First of all, your stupid ******* beliefs are incoherent at best. Your little red & black flag of ‘Anarcho-Communism’ might as well be a ***damn Bat-Signal that you were on a first name basis with the driver of the short bus as a kid. Anarchism is the complete lack of formal government. Communism is the complete ownership of all property by the State and a state-planned central command economy. You’re telling me you want a world with no government, no private property, and a centralized distribution system to manage all wealth and material necessities? You idiots somehow came to the conclusion that these polar opposite concepts are somehow compatible, and that a bunch of dope smokers that congregated in online blog forums will bring about your imagined utopia by trashing a Starbucks? What the **** is wrong with you? With that level of brain damage, it’s like your mom tried to drown you as a baby in a bathtub full of bong water...

. . .

I could go on all day about how pathetic you all are and how your bullshit movement is just another way for you to escape the real world and your many, many, personal faults... but I have another message for you. Please get more violent. Please don’t learn anything from getting your asses kicked... and double down. Please, for the love of God, pick up an actual weapon and declare yourselves violent enemies of the state. Give us red-blooded Americans the justification to really give you what you’ve been asking for with your constant threats, arson, and violent outbursts. Let’s really turn this into an old-school Communist revolution! I dare you. I double dare you.

There's much more at the link.  Go read, and enjoy.

Peter

When art collides head-on with reality


Two 'art' controversies have made it to the front page in recent weeks, and both raise similar questions.

First, a painting depicting police officers as pigs was removed from exhibition at the Capitol.




This week, a judge refused to order its return.

"There is little doubt that the removal of the painting was based on its viewpoint," Bates said in his ruling, dated Friday. But he concluded that the government's editorial decision to select and present the artwork meant that the display amounted to government speech and was, therefore, not subject to First Amendment protections.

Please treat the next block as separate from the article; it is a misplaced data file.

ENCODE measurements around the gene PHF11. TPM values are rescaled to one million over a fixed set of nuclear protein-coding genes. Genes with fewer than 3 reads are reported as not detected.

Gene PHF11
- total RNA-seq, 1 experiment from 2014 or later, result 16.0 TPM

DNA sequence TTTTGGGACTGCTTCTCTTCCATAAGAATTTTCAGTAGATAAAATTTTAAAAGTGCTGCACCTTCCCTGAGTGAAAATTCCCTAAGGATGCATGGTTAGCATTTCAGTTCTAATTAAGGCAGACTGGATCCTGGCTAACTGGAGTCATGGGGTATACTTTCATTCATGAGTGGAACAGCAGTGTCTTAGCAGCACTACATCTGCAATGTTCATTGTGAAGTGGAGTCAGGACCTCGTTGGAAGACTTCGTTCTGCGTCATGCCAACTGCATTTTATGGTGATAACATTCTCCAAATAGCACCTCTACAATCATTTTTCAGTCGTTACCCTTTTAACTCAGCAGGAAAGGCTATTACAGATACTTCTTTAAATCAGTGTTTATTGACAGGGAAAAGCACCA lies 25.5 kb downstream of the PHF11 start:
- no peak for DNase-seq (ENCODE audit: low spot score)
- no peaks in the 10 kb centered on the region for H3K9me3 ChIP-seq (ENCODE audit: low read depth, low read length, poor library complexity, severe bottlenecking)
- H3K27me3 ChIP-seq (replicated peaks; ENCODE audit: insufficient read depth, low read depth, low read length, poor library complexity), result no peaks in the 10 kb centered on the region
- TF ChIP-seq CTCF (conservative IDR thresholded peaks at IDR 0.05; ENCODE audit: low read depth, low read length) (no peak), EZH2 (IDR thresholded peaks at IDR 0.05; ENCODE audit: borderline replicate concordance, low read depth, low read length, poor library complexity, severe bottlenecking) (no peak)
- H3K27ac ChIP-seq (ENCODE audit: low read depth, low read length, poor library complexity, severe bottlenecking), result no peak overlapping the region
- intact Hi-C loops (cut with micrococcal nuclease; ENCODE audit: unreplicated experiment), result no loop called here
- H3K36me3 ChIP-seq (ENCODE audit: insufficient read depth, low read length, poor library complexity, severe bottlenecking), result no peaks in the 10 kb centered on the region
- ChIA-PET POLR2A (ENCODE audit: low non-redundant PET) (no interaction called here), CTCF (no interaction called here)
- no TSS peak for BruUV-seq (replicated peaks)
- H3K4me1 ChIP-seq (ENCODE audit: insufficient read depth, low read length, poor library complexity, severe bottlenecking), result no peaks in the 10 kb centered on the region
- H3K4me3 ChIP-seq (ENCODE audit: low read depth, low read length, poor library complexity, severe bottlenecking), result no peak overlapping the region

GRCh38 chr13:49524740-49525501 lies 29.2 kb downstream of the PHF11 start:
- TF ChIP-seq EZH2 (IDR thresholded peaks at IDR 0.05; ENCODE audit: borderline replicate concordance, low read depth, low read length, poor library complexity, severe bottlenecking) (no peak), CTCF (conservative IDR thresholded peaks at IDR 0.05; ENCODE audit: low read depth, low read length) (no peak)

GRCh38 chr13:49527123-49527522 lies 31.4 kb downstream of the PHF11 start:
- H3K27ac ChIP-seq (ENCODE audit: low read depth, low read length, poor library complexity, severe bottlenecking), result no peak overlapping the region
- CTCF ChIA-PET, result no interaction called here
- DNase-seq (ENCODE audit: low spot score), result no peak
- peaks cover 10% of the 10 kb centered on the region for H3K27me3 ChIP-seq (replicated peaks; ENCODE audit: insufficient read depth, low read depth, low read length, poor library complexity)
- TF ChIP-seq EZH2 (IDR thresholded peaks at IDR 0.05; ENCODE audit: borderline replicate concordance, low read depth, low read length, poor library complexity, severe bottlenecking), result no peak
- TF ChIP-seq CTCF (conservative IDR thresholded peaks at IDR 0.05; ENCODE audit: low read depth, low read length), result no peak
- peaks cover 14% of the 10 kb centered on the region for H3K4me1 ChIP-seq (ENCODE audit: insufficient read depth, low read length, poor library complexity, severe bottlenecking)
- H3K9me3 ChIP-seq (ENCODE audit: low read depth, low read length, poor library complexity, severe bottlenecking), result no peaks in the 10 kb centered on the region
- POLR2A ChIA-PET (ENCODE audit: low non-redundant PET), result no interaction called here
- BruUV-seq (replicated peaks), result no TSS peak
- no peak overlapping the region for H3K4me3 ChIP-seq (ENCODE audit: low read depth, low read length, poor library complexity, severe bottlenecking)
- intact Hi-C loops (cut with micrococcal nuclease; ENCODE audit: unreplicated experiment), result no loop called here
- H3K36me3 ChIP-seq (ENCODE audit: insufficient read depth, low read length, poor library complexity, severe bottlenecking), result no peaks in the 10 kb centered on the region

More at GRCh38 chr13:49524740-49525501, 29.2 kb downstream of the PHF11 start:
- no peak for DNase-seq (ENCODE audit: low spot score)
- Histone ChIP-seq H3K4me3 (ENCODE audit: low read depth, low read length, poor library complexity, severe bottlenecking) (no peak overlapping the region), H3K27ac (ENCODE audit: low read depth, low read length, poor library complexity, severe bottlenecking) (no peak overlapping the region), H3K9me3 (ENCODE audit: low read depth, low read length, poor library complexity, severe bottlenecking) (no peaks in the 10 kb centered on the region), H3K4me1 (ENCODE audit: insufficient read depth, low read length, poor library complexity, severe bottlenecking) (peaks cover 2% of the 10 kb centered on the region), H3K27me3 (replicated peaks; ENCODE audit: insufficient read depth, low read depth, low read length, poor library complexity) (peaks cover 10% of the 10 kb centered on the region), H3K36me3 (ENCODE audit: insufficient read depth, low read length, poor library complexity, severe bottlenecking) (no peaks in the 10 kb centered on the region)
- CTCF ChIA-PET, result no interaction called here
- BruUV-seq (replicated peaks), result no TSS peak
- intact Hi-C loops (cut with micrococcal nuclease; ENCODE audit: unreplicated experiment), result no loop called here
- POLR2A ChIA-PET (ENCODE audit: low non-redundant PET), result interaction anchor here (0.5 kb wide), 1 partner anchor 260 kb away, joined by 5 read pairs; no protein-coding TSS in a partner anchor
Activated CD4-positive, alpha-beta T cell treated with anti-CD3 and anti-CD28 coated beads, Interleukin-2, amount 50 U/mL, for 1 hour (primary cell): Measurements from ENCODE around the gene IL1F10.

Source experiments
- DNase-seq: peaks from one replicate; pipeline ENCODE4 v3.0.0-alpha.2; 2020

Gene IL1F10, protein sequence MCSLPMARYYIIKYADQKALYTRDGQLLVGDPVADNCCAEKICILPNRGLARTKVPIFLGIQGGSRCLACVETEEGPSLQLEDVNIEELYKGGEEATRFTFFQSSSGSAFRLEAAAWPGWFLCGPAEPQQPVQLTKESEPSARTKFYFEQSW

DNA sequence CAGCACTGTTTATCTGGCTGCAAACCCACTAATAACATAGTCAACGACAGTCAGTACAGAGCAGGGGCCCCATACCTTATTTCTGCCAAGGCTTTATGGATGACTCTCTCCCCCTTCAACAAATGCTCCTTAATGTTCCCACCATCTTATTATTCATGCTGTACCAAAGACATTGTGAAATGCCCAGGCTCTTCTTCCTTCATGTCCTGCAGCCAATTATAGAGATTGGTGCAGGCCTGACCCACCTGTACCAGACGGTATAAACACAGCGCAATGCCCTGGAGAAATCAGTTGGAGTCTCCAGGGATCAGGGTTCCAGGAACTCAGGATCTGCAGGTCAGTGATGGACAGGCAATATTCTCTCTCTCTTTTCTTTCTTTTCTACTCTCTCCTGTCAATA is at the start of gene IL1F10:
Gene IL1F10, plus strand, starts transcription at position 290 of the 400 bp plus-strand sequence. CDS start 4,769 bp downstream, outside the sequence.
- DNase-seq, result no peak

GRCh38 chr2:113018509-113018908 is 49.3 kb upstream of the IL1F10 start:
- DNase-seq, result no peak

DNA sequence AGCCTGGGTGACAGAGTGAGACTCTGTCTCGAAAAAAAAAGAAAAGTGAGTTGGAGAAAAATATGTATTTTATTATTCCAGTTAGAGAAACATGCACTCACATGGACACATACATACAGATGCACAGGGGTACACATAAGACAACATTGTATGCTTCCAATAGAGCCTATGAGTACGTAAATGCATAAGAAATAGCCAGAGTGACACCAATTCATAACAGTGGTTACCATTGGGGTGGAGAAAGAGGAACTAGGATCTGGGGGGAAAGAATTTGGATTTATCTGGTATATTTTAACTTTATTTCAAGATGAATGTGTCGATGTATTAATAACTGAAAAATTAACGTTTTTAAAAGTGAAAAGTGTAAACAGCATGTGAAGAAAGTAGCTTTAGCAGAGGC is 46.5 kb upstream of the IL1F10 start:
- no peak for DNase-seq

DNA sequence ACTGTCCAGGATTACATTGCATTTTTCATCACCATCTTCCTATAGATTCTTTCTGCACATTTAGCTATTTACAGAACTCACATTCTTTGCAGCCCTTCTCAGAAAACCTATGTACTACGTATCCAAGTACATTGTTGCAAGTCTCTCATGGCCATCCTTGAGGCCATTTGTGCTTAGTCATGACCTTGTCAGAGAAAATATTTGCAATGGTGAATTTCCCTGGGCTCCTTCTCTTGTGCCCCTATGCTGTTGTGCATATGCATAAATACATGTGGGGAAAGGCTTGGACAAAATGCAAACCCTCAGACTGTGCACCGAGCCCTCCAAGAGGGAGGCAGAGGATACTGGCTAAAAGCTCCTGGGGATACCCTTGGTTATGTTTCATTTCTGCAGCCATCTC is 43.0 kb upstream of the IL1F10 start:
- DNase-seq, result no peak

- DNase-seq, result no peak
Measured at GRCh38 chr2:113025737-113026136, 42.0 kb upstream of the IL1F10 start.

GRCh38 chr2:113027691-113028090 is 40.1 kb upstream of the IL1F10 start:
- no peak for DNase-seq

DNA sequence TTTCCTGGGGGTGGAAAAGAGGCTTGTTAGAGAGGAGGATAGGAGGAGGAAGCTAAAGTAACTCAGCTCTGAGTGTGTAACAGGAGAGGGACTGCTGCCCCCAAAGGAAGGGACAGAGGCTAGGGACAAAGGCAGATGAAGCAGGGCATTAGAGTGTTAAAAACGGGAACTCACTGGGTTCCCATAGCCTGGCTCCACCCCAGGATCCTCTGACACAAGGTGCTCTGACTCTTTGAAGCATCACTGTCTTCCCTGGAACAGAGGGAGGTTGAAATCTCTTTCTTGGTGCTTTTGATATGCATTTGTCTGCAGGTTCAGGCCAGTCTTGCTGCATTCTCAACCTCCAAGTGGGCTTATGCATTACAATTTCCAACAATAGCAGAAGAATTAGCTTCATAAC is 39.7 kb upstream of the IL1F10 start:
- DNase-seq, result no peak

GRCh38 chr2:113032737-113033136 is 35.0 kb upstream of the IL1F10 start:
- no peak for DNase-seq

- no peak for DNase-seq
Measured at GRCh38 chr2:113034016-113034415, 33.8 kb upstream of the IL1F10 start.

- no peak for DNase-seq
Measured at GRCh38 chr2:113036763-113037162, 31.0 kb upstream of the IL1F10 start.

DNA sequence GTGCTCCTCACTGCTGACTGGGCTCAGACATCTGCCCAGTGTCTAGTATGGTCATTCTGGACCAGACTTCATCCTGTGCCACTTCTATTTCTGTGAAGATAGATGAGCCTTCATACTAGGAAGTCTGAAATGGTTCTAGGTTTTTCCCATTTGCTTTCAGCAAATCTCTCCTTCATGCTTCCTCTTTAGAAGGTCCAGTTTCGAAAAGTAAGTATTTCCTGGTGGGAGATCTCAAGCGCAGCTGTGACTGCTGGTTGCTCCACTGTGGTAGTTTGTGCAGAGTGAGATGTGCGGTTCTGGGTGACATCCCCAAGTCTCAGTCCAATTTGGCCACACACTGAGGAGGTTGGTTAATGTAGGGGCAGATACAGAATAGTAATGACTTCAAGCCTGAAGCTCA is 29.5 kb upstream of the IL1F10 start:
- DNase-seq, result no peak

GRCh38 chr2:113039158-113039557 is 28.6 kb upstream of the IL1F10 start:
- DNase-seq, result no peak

There's more at the link.

Then, the University of Alaska at Anchorage defended a bizarre (and offensive to many, including myself) painting by one of its professors.



The painting shows a nude Captain America (as portrayed by liberal actor Chris Evans) standing on a pedestal and holding Donald Trump’s head by the hair. The head drips blood onto Hillary Clinton, who is reclining provocatively in a white pant suit, clinging to Captain America’s leg. Eagles scream into Captain America’s ear, and a dead bison lies at his feet.

The painting, created by Prof. Thomas Chung, hangs on campus as part of an art exhibition this month.

But it became controversial after a former adjunct professor, Paul R. Berger, posted the image on Facebook, saying he was “not sure how I want to respond to this.” On one hand, he posted, “first thing that comes to mind is freedom of expression,” but he also noted the university’s exhibit was publicly funded.

Again, more at the link.

I think there are two problems to contend with.
  1. If government was involved in any way with the artwork - funding it, and/or paying its creator, and/or deciding whether, where and when to exhibit it, and so on - then it's pretty much no longer a 'free speech' issue.  That's what the judge decided in the first case.
  2. If it involves politically sensitive matter (as both these paintings do), it's bound to offend individuals and groups who disagree with its viewpoint and perspective.  In art as in conversation, civility and common decency are still social lubricants.  When they're deliberately thrown away, friction results.  If this surprises artists and/or their supporters, they're living in cloud cuckoo land.

I have only one strongly-held opinion about both paintings, and that is that government - support, funding, whatever - should have nothing to do with either of them.  If an artist wants to express a particular viewpoint, no matter how personally offensive I may find it, it's his or her right to do so as a private citizen, just as it's mine to support or oppose what their works have to say.  However, when tax dollars play any part whatsoever in producing, displaying or supporting the artist and/or the work(s) concerned, I draw the line.  The 'cops-as-pigs' painting should never have been displayed at the Capitol, and the 'beheaded-Trump' painting should never have been exhibited at UAA.

(For precisely the same reasons, I oppose any and all state funding for the arts.  Taxpayer money should not be used to subsidize private freedom of expression.  It's too easy for it to be hijacked by those of one or another political, social or cultural persuasion - just look at the NEA or PBS for proof of that.  Let those who like the art in question support it by their purchases, donations, etc.  Leave public funds out of the equation.)

Peter